Choose healthier fats. Saturated fats, found primarily in red meat and dairy products, raise your total cholesterol and low-density lipoprotein (ldl) cholesterol, the" bad" cholesterol. As a rule, you should get less than 7 percent of your daily calories from saturated fat. Choose leaner cuts of meat, low-fat dairy and monounsaturated fats — found in olive and canola oils — for healthier options.
Eliminate trans fats. Trans fats affect cholesterol levels by increasing the" bad" cholesterol and lowering the" good" cholesterol. This bad combination increases the risk of heart attacks. Trans fats can be found in fried foods and many commercial products, such as cookies, crackers and snack cakes. But don't rely on packages that are labeled" trans fat-free" in the united states, if a food contains less than 0.5 grams of trans fat in a serving, it can be labeled" trans fat-free"
Even small amounts of trans fat can add up if you eat foods that contain small amounts of trans fat. Read the ingredient list, and avoid foods with partially hydrogenated oils.
Eat foods rich in omega-3 fatty acids. Omega-3 fatty acids don't affect ldl cholesterol. They have other heart benefits, such as helping to increase high-density lipoprotein (hdl, or" good") cholesterol, reducing your triglycerides, a type of fat in your blood, and reducing blood pressure. Some types of fish — such as salmon, mackerel and herring — are rich in omega-3 fatty acids. Other good sources of omega-3 fatty acids include walnuts, almonds and ground flaxseeds. Increase soluble fiber. There are two types of fiber — soluble and insoluble. Both have heart-health benefits, but soluble fiber also helps lower your ldl levels. You can add soluble fiber to your diet by eating oats and oat bran, fruits, beans, lentils, and vegetables.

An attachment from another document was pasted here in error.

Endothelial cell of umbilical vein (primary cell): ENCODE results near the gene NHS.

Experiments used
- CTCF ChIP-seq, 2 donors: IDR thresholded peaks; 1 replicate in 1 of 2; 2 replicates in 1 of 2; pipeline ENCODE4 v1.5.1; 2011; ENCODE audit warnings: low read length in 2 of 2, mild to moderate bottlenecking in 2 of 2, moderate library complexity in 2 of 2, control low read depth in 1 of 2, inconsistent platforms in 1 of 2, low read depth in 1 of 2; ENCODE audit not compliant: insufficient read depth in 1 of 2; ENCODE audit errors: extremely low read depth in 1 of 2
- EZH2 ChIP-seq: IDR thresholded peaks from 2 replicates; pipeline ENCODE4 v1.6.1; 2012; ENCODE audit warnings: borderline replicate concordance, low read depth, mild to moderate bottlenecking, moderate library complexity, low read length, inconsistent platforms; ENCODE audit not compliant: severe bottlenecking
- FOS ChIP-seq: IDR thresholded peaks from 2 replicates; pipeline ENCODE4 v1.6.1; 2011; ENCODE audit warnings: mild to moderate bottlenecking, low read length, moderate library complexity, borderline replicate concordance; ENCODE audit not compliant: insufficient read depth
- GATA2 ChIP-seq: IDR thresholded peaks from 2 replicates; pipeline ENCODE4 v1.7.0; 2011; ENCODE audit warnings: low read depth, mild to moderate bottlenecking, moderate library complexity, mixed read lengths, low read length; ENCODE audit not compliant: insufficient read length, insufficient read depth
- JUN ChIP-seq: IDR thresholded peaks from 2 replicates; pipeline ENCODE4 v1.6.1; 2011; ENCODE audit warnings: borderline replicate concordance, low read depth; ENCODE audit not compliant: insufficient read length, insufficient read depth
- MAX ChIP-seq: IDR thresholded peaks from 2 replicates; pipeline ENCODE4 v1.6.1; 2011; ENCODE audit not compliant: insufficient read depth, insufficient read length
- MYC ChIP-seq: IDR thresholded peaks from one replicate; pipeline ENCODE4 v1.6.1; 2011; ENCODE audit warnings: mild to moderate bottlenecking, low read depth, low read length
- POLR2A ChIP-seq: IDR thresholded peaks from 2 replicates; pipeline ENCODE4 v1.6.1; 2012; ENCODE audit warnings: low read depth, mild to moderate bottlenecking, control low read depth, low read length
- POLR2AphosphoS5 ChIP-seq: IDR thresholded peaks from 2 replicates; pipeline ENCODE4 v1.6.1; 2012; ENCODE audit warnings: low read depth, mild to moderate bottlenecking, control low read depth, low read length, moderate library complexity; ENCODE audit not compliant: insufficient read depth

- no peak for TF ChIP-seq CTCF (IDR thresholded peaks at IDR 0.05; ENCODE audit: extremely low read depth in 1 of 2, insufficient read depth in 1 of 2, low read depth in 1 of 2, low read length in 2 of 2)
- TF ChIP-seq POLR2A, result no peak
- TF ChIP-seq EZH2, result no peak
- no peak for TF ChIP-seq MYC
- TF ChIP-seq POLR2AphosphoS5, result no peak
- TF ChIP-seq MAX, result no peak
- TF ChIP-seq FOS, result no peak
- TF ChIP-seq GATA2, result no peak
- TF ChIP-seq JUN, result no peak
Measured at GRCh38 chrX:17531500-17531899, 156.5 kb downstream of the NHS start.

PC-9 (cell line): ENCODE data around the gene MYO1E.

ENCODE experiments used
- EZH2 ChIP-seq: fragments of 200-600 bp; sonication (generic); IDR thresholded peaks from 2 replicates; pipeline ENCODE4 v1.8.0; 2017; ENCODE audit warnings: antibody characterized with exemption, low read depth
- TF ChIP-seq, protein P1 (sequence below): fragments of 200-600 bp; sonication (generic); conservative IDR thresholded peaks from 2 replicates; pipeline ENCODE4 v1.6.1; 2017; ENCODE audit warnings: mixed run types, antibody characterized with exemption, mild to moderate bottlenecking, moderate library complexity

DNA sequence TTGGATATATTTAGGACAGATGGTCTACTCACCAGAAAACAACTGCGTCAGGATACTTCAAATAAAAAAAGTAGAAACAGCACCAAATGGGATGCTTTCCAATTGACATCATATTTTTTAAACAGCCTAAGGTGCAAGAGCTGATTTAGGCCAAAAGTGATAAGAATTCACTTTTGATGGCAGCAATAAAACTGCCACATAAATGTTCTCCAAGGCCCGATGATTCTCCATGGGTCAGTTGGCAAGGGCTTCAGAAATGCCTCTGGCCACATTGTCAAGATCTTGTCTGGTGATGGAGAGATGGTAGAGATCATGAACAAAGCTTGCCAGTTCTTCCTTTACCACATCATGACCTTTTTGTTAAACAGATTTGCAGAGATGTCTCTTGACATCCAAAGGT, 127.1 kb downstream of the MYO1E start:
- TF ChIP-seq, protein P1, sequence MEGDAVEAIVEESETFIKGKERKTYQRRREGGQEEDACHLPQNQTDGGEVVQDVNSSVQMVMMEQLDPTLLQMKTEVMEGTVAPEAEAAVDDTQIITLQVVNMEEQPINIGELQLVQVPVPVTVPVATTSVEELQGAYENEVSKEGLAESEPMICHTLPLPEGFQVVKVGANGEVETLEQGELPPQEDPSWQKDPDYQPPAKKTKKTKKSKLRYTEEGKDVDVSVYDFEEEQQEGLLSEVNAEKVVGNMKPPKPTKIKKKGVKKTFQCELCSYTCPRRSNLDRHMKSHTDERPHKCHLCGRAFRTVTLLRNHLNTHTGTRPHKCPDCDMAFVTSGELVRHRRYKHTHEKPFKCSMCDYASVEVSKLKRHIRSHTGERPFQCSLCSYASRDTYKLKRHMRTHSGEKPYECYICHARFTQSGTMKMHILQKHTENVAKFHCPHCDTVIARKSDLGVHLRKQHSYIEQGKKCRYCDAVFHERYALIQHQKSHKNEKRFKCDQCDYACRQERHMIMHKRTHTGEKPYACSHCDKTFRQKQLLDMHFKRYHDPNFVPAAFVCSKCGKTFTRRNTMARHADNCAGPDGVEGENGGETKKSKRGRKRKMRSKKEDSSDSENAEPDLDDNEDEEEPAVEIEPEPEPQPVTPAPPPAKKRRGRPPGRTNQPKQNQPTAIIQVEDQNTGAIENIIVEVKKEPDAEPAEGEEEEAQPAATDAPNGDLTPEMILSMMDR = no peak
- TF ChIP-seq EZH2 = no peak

Add whey protein. Whey protein is one of two proteins in dairy products — the other is casein. Whey protein may account for many of the health benefits attributed to dairy. Studies have shown that whey protein given as a supplement lowers both ldl and total cholesterol.
You can find whey protein powders in health food stores and some grocery stores. Follow the package directions for how to use them.
2. Exercise on most days of the week and increase your physical activity
Exercise can improve cholesterol. Moderate physical activity can help raise high-density lipoprotein (hdl) cholesterol, the" good" cholesterol. With your doctor's ok, work up to at least 30 minutes of exercise a day.
Adding physical activity, even in 10-minute intervals several times a day, can help you begin to lose weight. Just be sure that you can keep up the changes you decide to make. Consider:
Taking a brisk daily walk during your lunch hourriding your bike to workswimming lapsplaying a favorite sport
To stay motivated, find an exercise buddy or join an exercise group. And remember, any activity is helpful. Even taking the stairs instead of the elevator or doing a few situps while watching television can make a difference.
3. Quit smoking